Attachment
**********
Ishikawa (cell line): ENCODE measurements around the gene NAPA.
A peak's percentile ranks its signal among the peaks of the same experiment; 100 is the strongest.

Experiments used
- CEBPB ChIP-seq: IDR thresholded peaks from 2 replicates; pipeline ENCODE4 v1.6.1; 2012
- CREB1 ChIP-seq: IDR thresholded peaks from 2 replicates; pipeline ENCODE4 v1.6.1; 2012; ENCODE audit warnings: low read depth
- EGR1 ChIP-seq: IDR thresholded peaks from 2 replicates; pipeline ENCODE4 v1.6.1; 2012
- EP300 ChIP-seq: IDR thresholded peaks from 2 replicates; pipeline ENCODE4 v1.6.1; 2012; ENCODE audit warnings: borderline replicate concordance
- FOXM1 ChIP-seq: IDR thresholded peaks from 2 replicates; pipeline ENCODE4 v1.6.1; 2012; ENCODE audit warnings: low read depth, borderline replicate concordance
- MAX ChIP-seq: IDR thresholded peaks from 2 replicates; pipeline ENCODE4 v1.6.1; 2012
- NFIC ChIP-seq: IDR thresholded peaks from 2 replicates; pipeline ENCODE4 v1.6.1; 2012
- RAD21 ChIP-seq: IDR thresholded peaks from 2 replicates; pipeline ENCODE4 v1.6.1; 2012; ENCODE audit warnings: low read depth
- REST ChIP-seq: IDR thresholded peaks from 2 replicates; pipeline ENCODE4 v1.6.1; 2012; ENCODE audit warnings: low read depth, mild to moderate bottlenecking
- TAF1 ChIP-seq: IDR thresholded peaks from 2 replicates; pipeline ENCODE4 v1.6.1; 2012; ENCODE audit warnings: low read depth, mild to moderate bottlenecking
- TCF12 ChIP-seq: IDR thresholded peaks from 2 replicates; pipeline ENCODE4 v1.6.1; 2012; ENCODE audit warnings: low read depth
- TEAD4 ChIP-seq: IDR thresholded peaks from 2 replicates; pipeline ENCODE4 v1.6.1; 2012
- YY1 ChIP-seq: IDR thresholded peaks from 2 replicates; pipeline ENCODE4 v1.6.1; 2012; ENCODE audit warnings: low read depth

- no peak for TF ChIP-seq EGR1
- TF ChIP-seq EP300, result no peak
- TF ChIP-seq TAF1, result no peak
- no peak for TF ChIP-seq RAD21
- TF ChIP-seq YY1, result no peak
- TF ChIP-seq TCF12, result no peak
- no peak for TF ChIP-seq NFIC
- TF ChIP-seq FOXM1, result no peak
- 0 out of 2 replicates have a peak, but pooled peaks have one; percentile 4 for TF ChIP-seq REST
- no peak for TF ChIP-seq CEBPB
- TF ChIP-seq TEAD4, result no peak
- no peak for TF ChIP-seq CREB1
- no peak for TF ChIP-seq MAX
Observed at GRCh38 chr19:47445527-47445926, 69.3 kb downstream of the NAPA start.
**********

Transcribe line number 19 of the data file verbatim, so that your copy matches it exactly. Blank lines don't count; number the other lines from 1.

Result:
- TF ChIP-seq TAF1, result no peak